Disadvantaged (Pupil Premium) Impact at Alexandra Park School
What is Pupil Premium?
Schools receive additional income called the Pupil Premium. This money is allocated by the Government to help schools support children from low income families and children in care. The amount of additional funding schools receive is based on the number of children who are entitled to receive free school meals or have been in the past 6 years or are looked after children. “Disadvantaged pupils’ is used to refer to only those pupils for whom the pupil premium provides support.
Nationally, disadvantaged children attain less and make slower progress when compared to other students. The most recent available figures for the ‘national’ gap are from 2014 when it was 28% in terms of the percentage who achieve 5A*-C including English and Maths. Pupil Premium money has been given to help schools close this gap.
The Pupil Premium provides support for pupils who:
1. were registered as eligible for free school meals at any point in the last 6 years (FSM)
2. have been looked after for 1 day or more (CLA)
3. were adopted from care on or after 30 December 2005, or left care under:
- a special guardianship order
- a child arrangements order (CLA)
Since the financial year 2014-2015, the Pupil Premium funding that schools receive has increased and is higher for CLA than FSM. It is £935 per secondary pupil and £1900 per pupil for CLA.
Since April 2014, the grant allocation for looked-after children must be managed by the designated virtual school head (VSH) in the local authority that looks after those children, as set out in the responsibilities for virtual school heads.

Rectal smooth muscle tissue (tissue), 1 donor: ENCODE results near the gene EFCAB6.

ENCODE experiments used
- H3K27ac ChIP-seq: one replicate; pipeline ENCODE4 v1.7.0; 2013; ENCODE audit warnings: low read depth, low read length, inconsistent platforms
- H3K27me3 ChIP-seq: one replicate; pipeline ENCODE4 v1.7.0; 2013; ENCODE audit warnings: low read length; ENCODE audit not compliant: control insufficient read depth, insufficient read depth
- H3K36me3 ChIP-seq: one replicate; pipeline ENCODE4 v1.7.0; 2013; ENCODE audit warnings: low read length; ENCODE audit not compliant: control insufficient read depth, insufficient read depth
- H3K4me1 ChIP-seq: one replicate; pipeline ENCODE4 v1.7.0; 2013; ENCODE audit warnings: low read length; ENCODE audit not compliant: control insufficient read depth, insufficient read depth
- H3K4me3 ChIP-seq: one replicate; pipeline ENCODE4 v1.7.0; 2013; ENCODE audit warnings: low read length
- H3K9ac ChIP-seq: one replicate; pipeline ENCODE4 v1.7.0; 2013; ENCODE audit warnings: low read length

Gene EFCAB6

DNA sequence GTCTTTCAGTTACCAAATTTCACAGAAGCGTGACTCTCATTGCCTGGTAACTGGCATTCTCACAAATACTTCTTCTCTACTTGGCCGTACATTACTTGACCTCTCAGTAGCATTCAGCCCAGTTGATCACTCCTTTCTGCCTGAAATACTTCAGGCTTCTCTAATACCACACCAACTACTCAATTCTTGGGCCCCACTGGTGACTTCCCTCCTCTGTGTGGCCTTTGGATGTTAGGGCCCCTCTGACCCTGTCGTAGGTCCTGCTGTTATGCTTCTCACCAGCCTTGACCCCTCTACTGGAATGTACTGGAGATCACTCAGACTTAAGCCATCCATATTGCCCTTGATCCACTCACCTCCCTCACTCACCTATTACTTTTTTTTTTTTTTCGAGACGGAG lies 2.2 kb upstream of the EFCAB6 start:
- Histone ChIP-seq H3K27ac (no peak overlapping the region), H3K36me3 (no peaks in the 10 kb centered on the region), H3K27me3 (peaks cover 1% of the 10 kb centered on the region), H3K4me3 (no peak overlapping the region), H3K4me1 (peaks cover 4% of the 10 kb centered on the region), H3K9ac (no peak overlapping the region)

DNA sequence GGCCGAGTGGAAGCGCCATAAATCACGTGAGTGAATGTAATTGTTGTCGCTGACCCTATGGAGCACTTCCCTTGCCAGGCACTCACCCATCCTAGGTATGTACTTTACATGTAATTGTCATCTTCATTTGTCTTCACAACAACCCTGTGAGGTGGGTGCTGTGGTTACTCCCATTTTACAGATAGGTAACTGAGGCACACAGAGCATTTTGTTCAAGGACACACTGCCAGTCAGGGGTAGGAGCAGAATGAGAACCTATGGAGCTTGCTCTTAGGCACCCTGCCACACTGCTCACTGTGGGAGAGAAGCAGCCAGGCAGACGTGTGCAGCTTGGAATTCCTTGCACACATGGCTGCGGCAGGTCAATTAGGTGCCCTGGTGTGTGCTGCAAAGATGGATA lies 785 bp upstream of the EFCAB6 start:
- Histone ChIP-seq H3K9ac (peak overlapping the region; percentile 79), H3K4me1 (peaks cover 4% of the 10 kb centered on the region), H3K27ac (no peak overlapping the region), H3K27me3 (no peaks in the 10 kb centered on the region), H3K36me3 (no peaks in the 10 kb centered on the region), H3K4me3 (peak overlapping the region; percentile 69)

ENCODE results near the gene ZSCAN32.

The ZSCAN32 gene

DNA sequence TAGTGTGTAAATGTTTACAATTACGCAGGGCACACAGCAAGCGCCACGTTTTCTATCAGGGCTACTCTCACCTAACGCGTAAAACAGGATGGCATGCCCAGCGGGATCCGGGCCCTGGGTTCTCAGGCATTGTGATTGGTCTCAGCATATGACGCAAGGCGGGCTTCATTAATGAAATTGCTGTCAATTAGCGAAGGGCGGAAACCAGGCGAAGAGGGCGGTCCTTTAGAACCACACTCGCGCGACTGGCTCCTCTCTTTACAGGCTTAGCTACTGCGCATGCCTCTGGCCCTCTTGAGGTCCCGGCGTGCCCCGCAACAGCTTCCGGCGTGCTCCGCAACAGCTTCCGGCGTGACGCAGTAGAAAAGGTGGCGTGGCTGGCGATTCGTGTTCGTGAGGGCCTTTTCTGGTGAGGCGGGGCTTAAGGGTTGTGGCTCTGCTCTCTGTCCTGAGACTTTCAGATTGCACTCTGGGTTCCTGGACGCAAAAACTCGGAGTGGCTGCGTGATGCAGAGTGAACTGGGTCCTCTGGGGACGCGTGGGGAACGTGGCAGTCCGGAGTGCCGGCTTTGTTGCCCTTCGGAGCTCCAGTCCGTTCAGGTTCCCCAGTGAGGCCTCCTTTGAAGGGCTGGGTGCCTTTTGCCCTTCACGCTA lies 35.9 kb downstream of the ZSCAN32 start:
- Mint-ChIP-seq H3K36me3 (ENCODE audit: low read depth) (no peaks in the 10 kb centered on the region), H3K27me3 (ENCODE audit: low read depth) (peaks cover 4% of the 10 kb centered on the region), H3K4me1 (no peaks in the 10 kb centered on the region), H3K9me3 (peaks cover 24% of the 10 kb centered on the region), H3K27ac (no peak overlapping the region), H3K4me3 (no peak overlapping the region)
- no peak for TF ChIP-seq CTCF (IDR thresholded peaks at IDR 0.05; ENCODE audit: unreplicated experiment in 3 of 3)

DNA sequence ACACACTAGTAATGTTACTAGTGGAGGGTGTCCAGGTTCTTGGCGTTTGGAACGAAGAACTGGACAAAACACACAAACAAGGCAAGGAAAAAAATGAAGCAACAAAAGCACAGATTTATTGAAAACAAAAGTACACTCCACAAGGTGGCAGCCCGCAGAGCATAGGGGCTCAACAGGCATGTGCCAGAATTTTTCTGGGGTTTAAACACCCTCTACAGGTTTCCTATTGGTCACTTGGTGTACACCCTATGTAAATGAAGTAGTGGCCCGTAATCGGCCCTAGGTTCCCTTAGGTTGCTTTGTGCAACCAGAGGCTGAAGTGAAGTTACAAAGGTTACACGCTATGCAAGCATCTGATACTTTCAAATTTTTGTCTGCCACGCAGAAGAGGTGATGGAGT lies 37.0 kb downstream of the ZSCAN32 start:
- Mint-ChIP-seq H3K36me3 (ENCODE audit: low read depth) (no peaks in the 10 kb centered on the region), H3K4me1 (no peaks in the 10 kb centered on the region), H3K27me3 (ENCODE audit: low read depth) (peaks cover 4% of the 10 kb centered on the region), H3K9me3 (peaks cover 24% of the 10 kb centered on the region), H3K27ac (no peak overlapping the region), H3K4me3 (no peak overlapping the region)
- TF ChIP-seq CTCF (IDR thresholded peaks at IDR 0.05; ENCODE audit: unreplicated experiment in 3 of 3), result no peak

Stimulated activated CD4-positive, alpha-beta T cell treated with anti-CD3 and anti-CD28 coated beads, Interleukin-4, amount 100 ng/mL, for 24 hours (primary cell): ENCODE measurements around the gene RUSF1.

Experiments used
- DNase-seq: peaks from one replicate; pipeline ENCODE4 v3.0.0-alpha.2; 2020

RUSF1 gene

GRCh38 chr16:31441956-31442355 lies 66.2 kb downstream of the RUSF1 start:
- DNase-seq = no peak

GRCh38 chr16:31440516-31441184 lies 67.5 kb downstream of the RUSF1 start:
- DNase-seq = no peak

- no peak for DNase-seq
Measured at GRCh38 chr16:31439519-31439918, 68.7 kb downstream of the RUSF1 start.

Pupil Premium / Disadvantaged Funding at Alexandra Park School
How much do we receive?
|Number of students||443||395||352||302||313|
The funding has been used in a number of ways to 'close the gap' and support attainment of our Pupil Premium students. These are summarised below.
The main barriers to educational achievement faced by disadvantaged students at Alexandra park School
The Government has published independent research to demonstrate the barriers to attainment faced by disadvantaged students. Principally these include lower prior attainment, and especially difficulties with literacy and numeracy, and issues relating to attendance and behavior.
At APS we are proud of our ‘success for all’ ethos. To achieve this, we ensure that we view all students as individuals and we never assume that students within a particular group face similar barriers or that they have less potential to succeed.
In line with this ethos, our primary strategy is to provide outstanding teaching for all students at all times. Where specific additional needs are identified we offer additional targeted support, and alternative approaches wherever possible.
An example of a significant barrier to students’ progress in our experience at APS is students falling behind in literacy and numeracy. The Year 7 cohort that joined the school in 2017/18 includes 29 students who have not reached age-related expectations in maths and English / literacy. These students will benefit from the strategies outlined below.
What we spent funding on during the academic year 2015-16 and will spend it on in 2016-17
- Personalise the timetable to ensure that each student follows an appropriate curriculum
- Full-time staffing to provide dedicated literacy support to enable all students to access the curriculum; literacy support can be either 1:1 or in small groups
- Full-time staffing to provide additional numeracy support across KS3
- Provide extra support for English and maths at KS4, including booster classes and targeted intervention, ensuring all disadvantaged students have relevant resources.